Last week we examined the movement of support for all the main UK parties since the start of 2015. Since then we now have a complete set of polling data from YouGov for February so we can explore movement during that month.
In the analysis below we have built a simple OLS regression model on the polling data to see if any trends are significant. From this first model we remove clear outliers (looking at Cook’s D) and then rebuild.
The results are below.
The table below summarises the data.
|Party||Linear Trend at 90% Significance Level||Linear Trend at 95% Significance Level|
|Liberal Democrat||Yes – Upwards||Yes – Upwards|
|Greens||Yes – Downwards||Yes – Downwards|
Last week we saw that since the start of the year UKIP support had declined at a statistically significant level (i.e. we believe that the fall in polling values is not just due to random effects but is an underlying trend across the UK in general). Our analysis of all of the February data shows that that statistically significant trend has now vanished – we are not certain there continues to be a decline in UKIP support.
We tested this hypothesis by building a polynomial model of UKIP support. We found that a polynomial trend gave an r-squared of 0.1519 and Pr > F of 0.2466 compared to the linear trend model with an r-squared of 0.0530 and Pr > F of 0.3429. Neither model is statistically significant, but the polynomial model did not remove the outlier of the 4th of February and produced a shallowing curve, indicative of the decline in UKIP support “flattening out”.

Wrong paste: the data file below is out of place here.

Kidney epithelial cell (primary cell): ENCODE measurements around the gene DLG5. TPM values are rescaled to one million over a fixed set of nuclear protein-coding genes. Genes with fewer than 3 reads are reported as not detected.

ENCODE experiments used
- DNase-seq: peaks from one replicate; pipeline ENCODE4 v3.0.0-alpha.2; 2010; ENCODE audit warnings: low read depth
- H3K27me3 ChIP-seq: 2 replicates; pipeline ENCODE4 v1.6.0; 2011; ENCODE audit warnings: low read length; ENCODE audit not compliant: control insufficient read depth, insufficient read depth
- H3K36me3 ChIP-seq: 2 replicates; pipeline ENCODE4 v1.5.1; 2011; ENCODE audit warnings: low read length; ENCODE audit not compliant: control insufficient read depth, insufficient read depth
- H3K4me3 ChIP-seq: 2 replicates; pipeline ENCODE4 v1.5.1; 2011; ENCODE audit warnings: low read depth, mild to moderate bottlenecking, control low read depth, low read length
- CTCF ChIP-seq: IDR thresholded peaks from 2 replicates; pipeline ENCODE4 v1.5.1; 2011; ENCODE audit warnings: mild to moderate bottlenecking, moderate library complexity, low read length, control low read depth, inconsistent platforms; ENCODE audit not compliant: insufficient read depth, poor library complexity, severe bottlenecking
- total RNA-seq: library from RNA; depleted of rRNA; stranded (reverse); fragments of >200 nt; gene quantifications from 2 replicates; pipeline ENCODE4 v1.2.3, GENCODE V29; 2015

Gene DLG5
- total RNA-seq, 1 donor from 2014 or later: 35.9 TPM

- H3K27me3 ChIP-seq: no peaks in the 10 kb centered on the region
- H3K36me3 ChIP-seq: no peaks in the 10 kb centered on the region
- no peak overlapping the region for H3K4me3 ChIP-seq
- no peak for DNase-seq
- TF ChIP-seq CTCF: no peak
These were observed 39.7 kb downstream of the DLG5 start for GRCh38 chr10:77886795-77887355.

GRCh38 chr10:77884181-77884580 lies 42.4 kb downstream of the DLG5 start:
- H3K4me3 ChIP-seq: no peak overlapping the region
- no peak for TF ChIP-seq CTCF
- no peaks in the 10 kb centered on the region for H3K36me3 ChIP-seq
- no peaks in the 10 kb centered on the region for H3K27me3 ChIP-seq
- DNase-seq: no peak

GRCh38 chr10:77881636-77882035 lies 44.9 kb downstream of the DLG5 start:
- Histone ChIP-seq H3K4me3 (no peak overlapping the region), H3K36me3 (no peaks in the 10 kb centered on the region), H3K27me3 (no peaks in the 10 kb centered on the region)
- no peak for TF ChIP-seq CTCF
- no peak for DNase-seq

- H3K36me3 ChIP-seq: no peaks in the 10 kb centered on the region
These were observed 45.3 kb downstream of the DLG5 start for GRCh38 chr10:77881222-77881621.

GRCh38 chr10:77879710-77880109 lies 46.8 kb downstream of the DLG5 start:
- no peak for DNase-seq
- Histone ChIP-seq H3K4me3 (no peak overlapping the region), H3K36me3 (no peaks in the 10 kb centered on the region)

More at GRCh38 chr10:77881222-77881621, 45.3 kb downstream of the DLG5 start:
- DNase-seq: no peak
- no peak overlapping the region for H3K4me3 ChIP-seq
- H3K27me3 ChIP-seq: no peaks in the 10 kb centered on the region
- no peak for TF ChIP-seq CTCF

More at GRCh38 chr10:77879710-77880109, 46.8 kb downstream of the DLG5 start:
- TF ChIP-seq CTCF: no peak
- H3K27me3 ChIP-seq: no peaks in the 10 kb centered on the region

Green Party support has clearly declined in February – a simple runs tests shows a clustering of values around 7% in the first half of the year and 6% in the second. Our linear model indicated a clear decline and polynomial analysis indicates that it is not flattening off.
A runs test on the Conservative polling data in February indicates there is the possibility of a statistically significant growth trend emerging – we will need to repeat this analysis in two weeks time to see if it has clearly developed.
There are a number of improvements that could be implemented on this analysis.
- There were not enough data items in the set of YouGov polling data since the start of 2015 to conduct a Kolmogorov-Smirnov test to assess randomness. It might also be appropriate to conduct an Augmented Dickey-Fuller test on the data (more appropriate for a time series set), but again sample size limitations make this difficult.